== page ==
We installed Debain 6.0 (Squeeze) on a Seagate ST2000DL003 (2 TB SATA HDD) and the installer choose GPT for us. Only came to light when we tried to run fdisk and got "WARNING: GPT (GUID Partition Table) detected on '/dev/sda'! The util fdisk doesn't support GPT. Use GNU Parted
was not installed by default (!). Investigating further we found dd
cannot be used to back up and restore GPT; for that you need gptfdisk
(a.k.a. gdisk) which is still in beta and does not have a 64-bit .deb.
Clearly GPT is the future but I am not convinced it is mature yet (Bug#599437
) and the online knowledgebase is not yet extensive.
Taking all this into account, I am considering changing to a traditional MBR and included partition table. [Note on terminology: when using a GPT, the MBR is considered distinct from the partition table; when using a legacy partition table, the partition table is commonly considered part of the MBR]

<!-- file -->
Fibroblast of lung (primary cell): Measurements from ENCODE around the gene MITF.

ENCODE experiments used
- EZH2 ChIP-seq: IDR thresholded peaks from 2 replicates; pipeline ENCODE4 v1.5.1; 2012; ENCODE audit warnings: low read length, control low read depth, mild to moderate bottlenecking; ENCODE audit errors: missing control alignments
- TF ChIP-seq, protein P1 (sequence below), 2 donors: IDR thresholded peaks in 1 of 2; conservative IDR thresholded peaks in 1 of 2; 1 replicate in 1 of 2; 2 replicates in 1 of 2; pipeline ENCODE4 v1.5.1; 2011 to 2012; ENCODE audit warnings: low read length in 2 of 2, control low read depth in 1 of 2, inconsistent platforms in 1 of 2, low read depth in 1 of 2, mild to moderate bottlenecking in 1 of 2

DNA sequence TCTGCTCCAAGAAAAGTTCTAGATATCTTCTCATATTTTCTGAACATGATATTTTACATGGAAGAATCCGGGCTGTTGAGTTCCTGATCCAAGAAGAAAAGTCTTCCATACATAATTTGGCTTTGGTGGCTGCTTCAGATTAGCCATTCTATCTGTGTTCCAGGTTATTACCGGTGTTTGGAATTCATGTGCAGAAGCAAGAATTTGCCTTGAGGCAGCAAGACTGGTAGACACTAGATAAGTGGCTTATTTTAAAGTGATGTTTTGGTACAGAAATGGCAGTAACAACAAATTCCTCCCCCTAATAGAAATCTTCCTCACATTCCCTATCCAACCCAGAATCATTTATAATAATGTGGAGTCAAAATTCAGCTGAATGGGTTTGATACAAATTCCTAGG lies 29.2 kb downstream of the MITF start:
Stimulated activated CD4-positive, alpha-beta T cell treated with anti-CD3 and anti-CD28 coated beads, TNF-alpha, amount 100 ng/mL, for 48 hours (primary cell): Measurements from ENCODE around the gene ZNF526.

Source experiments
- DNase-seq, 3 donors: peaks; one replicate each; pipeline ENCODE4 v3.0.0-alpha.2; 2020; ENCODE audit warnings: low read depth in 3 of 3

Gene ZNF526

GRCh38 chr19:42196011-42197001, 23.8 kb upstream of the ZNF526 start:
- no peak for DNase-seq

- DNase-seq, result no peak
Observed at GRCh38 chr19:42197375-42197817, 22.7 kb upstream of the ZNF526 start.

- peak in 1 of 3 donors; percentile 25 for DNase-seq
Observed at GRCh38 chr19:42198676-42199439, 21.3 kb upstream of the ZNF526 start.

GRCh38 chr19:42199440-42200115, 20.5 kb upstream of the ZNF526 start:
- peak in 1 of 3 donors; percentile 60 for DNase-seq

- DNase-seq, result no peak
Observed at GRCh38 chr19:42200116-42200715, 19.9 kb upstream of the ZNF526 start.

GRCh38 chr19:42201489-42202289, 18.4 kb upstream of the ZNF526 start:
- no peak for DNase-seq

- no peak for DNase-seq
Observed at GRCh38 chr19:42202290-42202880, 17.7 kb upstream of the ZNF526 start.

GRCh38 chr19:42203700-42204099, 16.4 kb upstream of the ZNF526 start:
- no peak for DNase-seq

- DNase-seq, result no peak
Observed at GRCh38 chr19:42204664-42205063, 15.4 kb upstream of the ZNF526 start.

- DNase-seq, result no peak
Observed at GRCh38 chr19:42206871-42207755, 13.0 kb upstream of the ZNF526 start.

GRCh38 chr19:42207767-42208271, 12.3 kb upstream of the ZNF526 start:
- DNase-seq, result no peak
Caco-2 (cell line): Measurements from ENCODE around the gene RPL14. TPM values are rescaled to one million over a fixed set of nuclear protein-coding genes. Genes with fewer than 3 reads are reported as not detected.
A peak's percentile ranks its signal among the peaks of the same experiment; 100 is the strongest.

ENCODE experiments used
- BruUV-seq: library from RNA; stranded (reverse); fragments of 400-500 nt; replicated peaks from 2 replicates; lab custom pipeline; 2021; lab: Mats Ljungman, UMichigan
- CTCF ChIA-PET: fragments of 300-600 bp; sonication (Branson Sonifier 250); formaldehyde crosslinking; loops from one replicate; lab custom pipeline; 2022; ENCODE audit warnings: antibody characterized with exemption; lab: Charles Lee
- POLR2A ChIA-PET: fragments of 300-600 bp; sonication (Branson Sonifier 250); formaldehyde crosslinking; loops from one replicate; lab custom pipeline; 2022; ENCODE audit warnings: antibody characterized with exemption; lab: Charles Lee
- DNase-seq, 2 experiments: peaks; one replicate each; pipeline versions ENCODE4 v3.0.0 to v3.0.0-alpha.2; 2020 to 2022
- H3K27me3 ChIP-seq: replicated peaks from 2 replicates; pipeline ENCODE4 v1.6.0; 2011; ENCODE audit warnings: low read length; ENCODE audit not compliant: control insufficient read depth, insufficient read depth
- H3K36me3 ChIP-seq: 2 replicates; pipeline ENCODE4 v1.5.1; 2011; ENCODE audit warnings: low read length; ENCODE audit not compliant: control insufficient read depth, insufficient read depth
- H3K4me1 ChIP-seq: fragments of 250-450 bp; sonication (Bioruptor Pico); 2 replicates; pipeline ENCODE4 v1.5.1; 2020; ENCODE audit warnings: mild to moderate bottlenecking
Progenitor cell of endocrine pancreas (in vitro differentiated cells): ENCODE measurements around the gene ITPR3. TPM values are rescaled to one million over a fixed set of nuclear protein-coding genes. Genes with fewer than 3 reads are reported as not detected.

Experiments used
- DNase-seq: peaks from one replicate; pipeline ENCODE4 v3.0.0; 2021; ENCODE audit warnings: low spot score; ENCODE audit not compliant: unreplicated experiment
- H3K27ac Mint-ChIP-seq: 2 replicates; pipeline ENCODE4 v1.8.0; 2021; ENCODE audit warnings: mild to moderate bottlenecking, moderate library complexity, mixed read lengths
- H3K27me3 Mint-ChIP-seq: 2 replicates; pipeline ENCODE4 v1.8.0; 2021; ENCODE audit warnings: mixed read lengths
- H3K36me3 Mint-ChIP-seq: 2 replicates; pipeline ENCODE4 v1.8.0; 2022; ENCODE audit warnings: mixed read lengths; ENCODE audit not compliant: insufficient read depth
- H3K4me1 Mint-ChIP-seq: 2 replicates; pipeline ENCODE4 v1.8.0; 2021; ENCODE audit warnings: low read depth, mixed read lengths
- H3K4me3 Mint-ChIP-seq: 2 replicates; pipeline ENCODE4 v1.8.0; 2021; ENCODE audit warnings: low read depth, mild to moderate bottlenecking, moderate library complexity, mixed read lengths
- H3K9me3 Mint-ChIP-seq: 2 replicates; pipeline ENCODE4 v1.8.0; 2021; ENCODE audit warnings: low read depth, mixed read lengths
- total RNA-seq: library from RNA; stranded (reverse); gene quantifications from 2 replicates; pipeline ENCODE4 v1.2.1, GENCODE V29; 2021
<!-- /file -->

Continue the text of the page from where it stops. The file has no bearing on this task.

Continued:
Would this be wise? If the good people at Debian have programmed the installer to use GPT for this HDD, despite GPT's youth, they must have had their reasons. The most informative Debian documentation found is the Debian GNU/Linux Installation Guide, 6.3.3. Partitioning and Mount Point Selection
which says "... Defaults may vary as well. The type of partition table used by default can for example be different for large capacity hard disks than for smaller hard disks. Some options can only be changed when installing at medium or low debconf priority; at higher priorities sensible defaults will be used